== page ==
The tango, Chinese calligraphy or the festival of the patios of Cordoba have been joined in the list of Intangible Cultural Heritage of Humanity by the preparation of couscous, the art of French-Swiss mechanical watchmaking, the culinary practices of street food in Singapore and the "chamamé", music and dances of the Argentine province of Corrientes, among other traditions.
The 15th session of the Intergovernmental Committee for the Safeguarding of the Intangible Cultural Heritage, chaired on this occasion by the Jamaican Minister of Culture, Gender, Entertainment and Sport, Olivia Grange, brought together more than 800 online participants from nearly 140 different countries and selected 32 traditions from different parts of the world.
"This is an example of international cooperation that we are particularly proud of," said UNESCO in its Instagram account after the announcement of the inclusion of knowledge, practices and traditions linked to the preparation and consumption of couscous in the Intangible Heritage. A candidature that was presented by Algeria, Mauritania, Tunisia and Morocco.
The Tunisian practice of passive fishing on the Kerkennah Islands, known as "charfiya", which is a traditional method characterized by the use of hydrographic practices and the relief of the seabed, will also be considered as Intangible Heritage.
The joint candidacy of France and Switzerland was the art of mechanical watchmaking and artistic mechanics, which according to UNESCO "is a crossroads of individual and collective skills, both theoretical and practical, ranging from craftsmen to entrepreneurs, museums and schools, and which seek to transmit these manual techniques, halfway between tradition and innovation".
France, along with Luxembourg, Belgium and Italy, were also able to celebrate the inclusion of the musical art of the trumpet player in the list. Another approved European candidacy was Finland's sauna culture, which, according to the United Nations agency, "involves much more than simply washing oneself. In the sauna, people clean their bodies and minds and adopt a sense of inner peace".
In the case of other countries, Azerbaijan has seen the exaltation of pomegranate cultivation and culture recognized. In Egypt, the manual production of sa'eed fabric has been included, which requires a lot of time and patience. Zambia, for its part, has managed to make the "budima" warrior dance part of the list, while the Arab Emirates and Oman have done so with dromedary races.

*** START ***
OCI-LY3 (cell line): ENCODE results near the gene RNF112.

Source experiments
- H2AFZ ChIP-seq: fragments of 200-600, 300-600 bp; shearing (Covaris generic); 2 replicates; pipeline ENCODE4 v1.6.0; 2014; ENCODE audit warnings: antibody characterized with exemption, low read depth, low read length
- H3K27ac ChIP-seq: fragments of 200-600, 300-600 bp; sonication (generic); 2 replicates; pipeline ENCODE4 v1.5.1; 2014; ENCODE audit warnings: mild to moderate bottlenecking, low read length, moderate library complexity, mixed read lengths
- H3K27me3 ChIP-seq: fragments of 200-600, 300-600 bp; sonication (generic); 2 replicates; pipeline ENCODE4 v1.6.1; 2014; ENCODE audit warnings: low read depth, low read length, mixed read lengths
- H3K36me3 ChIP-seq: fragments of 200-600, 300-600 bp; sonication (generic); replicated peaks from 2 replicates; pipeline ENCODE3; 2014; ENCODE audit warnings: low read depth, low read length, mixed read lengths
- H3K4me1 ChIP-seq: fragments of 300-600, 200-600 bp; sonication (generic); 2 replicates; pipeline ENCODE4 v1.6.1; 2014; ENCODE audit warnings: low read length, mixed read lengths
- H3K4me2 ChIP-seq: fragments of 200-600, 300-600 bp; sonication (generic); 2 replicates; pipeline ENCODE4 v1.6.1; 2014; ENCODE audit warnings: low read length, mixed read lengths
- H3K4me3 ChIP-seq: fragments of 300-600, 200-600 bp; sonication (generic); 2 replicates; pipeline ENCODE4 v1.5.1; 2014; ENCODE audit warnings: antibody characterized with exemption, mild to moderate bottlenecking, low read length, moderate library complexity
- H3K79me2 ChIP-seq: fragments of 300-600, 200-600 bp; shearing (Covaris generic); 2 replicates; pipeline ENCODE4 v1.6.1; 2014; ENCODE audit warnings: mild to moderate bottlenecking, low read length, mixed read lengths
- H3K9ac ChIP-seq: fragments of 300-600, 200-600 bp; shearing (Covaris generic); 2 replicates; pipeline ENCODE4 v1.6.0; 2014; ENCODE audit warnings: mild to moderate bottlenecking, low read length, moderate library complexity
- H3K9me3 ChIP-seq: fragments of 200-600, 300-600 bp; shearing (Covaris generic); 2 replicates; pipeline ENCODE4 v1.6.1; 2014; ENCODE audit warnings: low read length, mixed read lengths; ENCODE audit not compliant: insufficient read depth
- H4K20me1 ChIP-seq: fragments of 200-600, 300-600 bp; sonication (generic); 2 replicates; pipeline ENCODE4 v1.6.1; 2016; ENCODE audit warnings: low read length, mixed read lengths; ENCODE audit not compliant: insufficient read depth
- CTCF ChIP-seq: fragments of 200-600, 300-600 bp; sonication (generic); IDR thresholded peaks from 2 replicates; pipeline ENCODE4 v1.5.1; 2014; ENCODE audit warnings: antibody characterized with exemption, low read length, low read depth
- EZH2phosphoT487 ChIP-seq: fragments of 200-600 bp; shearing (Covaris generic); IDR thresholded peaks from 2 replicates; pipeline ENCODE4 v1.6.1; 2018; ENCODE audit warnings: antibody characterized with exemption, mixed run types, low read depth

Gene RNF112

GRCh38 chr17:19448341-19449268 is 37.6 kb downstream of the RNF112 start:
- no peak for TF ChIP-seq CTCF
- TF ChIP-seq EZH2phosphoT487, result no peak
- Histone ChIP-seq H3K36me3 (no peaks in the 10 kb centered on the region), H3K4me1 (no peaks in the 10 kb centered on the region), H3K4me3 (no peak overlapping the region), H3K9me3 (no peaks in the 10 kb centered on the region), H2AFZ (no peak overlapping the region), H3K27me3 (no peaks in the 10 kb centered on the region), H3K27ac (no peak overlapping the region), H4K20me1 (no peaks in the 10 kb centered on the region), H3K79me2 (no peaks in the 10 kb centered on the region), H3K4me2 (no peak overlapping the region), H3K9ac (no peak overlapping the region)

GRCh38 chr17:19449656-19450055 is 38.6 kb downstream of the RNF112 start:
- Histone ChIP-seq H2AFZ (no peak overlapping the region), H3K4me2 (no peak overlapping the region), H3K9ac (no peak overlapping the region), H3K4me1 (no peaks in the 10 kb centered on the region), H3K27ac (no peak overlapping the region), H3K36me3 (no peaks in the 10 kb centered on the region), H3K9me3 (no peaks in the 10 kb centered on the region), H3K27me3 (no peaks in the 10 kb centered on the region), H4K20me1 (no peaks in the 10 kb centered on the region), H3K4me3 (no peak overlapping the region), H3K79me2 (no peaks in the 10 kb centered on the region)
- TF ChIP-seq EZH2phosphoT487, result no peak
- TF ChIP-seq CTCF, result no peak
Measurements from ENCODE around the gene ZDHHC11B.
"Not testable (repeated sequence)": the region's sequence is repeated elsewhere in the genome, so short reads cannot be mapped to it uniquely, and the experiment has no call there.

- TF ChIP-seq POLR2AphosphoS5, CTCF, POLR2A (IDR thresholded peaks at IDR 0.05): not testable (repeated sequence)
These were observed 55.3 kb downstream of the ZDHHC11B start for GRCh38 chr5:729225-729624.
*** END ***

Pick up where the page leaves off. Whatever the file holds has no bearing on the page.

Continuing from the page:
Paraguay has celebrated the inclusion of tereré, an ancestral drink that the UN body has cited as an example of "cultural practice that promotes social cohesion and helps to raise awareness of the importance of the rich Guaraní heritage, both culturally and botanically".
"It is an occasion to celebrate culture, to celebrate diversity and to celebrate especially all the things that unite us," said the networked agency.
In the case of Spain, the UN agency recognised the practice of the Caballos del Vino from the town of Caravaca de la Cruz in Murcia. After a decade of trying to get the nomination approved, they finally managed to do so last Wednesday.
The origin of this tradition goes back to the 17th century, and is related to the transfer of the wine to the Caravaca Castle for the Vera Cruz ritual. The festival is organised by the Bando de los Caballos del Vino, a federation of sixty horsemen's clubs. These clubs participate in three competitions, the Hair Horse Competition, the Harnessing Competition and the Race Horse Competition. The latter is the most popular and consists of a race against the clock to the top of the slope that leads to the castle. The winners of the race and the most colourful harnesses are awarded various prizes.
Unesco has valued "the knowledge and practices relating to the breeding, maintenance, handling and driving of horses which are passed on within families and practising groups, as well as the embroidery techniques learned at home or in workshops". He also wished to highlight the transmission from generation to generation of "the values of respect and collaboration that should govern the relationship between human beings and horses" as well as pointing out that "viticulture and horse breeding are two activities that are inseparable from the economy, history and culture of Caravaca".
The opinion was an explosion of joy in the town of Murcia. "We are happy because this is a recognition of so many generations who, over the centuries, have preserved a beautiful tradition full of values, a festive and cultural event that every year moves us and makes us vibrate with the arrival of the month of May," said the Mayor of Caravaca, José Francisco García.
The tradition had been named International Tourist Interest in 2004, but its recognition as Intangible Heritage guarantees its future for the next generations.